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Assessing risk of mercury exposure and nutritional benefits of consumption of caribou (Rangifer tarandus) in the Vuntut Gwitchin First Nation community of Old Crow, Yukon, Canada.
MedLine Citation:
PMID:  21700277     Owner:  NLM     Status:  Publisher    
The contamination of traditional foods with chemical pollutants is a challenge to the food security of Aboriginal Peoples. Mercury levels are generally low in terrestrial animals; however renal mercury levels have been shown to change over time in the Porcupine Caribou Herd, the principal food source for the Vuntut Gwitchin First Nation of Old Crow in Yukon, Canada. Seventy-five Porcupine Caribou muscle, sixty-three kidney and three liver samples were analyzed for total mercury. Average concentrations were 0.003, 0.360 and 0.120mg/kg wet weight total mercury for muscle, kidney and liver, respectively. Consumption data of caribou muscle, kidney and liver were collected from twenty-six adults in Vuntut Gwitchin households. Women of child-bearing age (n=5) consumed a median of 71.5g/person/day of caribou muscle and 0.0g/person/day kidney but consumed no liver; median consumptions for all other adults (women aged 40+ and all men, n=21) were 75.8, 3.2 and 2.5g/person/day for meat, kidney and liver, respectively. Median dietary exposures to total mercury from caribou tissues were estimated to be 0.138μg/kg body weight for women of child-bearing age and 0.223μg/kg body weight for other adults. Caribou tissues were found to contribute high levels of important nutrients to the diet and pose minimal health risk from mercury exposure.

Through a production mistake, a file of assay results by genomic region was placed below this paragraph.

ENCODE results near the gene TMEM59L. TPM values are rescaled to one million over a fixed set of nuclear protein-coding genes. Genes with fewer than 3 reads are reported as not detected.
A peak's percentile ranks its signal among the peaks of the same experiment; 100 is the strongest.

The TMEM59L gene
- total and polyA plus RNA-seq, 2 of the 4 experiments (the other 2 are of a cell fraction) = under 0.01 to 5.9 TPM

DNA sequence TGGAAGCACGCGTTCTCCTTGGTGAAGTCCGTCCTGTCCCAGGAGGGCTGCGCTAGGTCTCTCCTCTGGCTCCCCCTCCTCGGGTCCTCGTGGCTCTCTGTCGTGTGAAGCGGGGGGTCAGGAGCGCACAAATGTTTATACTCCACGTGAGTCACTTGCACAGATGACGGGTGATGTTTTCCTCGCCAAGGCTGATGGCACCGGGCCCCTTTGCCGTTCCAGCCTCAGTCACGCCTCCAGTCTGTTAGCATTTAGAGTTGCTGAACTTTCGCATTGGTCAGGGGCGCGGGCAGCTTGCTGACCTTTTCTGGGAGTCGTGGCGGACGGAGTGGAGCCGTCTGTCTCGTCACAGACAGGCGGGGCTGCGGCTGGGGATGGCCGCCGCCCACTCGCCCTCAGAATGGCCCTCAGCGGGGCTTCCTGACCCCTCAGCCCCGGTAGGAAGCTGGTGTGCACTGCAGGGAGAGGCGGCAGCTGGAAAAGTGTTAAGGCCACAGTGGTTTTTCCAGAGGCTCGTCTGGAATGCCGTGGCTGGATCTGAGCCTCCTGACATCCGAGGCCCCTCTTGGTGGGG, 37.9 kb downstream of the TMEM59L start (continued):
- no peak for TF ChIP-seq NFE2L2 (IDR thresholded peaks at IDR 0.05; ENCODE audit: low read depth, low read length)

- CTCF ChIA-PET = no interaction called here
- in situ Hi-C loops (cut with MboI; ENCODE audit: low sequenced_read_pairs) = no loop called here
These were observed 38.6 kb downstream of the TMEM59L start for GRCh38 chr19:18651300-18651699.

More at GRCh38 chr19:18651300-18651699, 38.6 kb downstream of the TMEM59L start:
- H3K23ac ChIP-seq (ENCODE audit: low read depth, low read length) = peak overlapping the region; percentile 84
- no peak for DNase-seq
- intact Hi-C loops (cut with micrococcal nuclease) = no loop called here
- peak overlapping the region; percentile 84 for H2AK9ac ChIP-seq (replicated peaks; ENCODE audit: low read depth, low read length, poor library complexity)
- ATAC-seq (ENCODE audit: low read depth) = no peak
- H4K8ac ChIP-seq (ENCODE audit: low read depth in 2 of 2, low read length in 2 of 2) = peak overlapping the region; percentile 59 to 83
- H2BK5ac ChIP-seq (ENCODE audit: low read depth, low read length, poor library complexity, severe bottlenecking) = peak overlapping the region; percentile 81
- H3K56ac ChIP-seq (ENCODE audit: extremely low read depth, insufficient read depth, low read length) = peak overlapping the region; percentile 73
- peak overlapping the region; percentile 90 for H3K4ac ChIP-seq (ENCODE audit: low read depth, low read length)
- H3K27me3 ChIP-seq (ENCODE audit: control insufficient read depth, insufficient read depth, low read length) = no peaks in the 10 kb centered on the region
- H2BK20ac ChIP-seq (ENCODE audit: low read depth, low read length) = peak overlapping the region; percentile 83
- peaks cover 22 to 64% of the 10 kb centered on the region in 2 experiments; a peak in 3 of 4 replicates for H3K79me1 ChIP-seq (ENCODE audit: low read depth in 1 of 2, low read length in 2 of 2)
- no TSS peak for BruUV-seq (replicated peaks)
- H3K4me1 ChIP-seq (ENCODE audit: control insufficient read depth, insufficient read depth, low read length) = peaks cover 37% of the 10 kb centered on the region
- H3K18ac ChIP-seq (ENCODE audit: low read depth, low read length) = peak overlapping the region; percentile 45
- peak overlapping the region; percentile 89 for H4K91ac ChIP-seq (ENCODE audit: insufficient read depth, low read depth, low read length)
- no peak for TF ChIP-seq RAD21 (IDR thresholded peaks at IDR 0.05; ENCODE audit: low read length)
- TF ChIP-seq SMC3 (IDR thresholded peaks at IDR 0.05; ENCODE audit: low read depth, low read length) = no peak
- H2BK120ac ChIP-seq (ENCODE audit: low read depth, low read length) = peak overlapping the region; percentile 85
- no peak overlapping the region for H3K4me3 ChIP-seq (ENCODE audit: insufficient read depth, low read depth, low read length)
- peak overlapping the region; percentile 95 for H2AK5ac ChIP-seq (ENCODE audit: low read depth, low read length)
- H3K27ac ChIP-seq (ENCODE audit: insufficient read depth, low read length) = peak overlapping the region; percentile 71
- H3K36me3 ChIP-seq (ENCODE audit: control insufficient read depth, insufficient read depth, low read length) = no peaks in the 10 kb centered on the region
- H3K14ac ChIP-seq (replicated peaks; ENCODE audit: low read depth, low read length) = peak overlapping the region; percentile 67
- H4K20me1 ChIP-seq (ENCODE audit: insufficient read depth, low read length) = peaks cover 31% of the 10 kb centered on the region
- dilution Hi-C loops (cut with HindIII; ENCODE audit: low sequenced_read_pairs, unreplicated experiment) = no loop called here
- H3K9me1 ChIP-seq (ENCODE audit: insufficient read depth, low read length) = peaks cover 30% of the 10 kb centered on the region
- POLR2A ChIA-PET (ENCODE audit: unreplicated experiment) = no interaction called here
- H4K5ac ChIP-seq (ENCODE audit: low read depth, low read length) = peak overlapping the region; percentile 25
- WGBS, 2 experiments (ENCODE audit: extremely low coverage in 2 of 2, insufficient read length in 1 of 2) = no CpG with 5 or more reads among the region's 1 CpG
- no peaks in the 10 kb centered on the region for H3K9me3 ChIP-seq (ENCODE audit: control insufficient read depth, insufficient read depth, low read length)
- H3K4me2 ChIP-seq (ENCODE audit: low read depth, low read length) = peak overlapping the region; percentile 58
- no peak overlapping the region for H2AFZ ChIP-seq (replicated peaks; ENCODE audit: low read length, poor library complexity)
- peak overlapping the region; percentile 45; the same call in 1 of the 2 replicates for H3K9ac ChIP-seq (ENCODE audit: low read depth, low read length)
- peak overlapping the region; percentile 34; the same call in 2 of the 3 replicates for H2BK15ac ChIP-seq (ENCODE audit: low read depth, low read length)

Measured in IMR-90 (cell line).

Roseanne C Schuster; Mary Gamberg; Cindy Dickson; Hing Man Chan
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Publication Detail:
Type:  JOURNAL ARTICLE     Date:  2011-6-21
Journal Detail:
Title:  Environmental research     Volume:  -     ISSN:  1096-0953     ISO Abbreviation:  -     Publication Date:  2011 Jun 
Date Detail:
Created Date:  2011-6-24     Completed Date:  -     Revised Date:  -    
Medline Journal Info:
Nlm Unique ID:  0147621     Medline TA:  Environ Res     Country:  -    
Other Details:
Languages:  ENG     Pagination:  -     Citation Subset:  -    
Copyright Information:
Copyright © 2011 Elsevier Inc. All rights reserved.
Health Sciences, University of Northern British Columbia, 3333 University Way, Prince George, BC, Canada V2N 4Z9.
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